Like many outstanding players before and after, Billy Wright was unable to translate a successful playing career to the manager’s office. Having been in charge of the England youth team for two years, Wright was appointed Arsenal manager in 1962 following the departure of George Swindin.
The former England captain found the rebuilding job as daunting as his predecessor and was unable to progress matters on the pitch during his reign. His first season offered promise, a creditable 7th place finish compared to 10th the campaign previous. Gradual decline then set in with 8th, 13th and 14th achieved subsequently.
He found little joy in knockout competitions with the best FA Cup run ending in a fifth round defeat at home to Liverpool in 1962-63. A fourth round defeat to Peterborough two years was the nadir in cups. Wright was however, in charge for Arsenal’s first foray into European club competition in 1963-64, at the helm as Staevnet were dispatched comfortably before falling to Leigeois in the second round of the Fairs Cup.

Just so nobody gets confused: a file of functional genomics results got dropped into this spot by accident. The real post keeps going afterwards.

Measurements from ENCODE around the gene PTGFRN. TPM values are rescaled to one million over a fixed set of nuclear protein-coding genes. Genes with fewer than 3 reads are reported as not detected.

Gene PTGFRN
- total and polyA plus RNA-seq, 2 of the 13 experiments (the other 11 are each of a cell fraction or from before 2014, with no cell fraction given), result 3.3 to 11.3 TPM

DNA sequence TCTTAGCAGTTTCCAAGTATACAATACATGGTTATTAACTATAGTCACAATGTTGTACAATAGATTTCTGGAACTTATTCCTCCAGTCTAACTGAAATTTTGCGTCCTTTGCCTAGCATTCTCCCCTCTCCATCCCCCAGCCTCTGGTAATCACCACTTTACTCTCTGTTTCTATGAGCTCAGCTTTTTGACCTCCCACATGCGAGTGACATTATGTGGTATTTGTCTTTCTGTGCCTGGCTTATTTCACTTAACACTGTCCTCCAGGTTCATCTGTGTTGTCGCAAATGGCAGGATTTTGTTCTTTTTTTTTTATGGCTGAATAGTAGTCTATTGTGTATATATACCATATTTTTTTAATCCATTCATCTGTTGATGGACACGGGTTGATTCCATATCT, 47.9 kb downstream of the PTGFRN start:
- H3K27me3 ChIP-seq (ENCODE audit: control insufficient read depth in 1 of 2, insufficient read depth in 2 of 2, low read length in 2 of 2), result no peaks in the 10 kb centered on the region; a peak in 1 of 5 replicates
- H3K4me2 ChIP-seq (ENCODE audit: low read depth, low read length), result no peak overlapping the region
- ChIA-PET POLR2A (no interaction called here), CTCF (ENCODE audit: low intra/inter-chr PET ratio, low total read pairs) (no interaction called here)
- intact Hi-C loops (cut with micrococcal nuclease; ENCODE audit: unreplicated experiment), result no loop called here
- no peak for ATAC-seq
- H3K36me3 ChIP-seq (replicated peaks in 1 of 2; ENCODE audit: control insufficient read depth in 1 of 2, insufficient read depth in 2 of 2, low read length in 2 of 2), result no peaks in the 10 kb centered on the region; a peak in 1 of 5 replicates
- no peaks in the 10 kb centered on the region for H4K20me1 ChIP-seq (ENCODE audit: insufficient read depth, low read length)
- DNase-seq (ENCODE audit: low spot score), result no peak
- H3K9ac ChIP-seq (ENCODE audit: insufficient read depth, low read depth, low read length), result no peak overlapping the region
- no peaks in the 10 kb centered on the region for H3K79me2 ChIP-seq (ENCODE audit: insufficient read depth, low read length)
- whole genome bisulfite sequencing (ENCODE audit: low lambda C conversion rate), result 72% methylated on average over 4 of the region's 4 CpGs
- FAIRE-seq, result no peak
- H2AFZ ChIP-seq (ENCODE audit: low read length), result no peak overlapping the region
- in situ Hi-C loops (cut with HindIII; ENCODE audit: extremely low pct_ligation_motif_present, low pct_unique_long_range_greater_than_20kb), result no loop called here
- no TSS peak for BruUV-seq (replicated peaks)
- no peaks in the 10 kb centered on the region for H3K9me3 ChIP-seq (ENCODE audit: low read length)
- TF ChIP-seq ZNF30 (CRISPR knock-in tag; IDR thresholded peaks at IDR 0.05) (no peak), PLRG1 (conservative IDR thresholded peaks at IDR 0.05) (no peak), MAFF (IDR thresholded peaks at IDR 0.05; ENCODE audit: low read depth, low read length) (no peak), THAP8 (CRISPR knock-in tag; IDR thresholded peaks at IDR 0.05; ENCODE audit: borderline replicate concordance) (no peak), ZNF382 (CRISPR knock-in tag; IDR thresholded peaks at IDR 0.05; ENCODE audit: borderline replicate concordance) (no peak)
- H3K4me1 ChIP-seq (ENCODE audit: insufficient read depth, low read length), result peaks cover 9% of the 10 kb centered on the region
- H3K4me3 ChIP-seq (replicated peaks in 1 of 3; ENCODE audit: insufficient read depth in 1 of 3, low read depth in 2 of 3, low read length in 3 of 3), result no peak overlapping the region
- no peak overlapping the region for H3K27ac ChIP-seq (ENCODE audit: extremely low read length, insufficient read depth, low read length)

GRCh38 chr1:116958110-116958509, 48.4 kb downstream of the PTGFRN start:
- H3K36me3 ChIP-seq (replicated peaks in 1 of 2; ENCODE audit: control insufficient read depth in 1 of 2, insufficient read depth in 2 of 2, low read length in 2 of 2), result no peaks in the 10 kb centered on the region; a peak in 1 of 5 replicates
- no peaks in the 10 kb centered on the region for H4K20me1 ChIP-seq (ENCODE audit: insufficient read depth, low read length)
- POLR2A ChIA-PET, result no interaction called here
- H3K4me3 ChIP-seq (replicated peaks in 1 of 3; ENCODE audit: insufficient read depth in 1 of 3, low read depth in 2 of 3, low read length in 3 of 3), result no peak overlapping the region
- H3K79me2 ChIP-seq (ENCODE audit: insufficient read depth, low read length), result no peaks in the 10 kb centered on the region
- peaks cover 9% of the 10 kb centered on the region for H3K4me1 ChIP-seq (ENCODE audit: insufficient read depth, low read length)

His final campaign in 1965-66 was dismal. A 0 – 3 home defeat to Leeds in the penultimate game was played in front of a record low crowd of 4,554 left Arsenal in 16th place with the visit of Leicester City to Highbury remaining. It was a crucial game, Arsenal were just two points above the final relegation place before kick-off and the wrong set of results might have seen the club’s stay in the top flight ended. As it was, they survived thanks to a single goal victory.
Despite failure on the pitch, Wright’s legacy was to oversee an improvement in the quality of the youth system at the club, with a number of the players who would bring success to the club less than a decade later joining during his tenure. The foundations were set and for that some recognition is due to a man whose reign is all too often easily dismissed.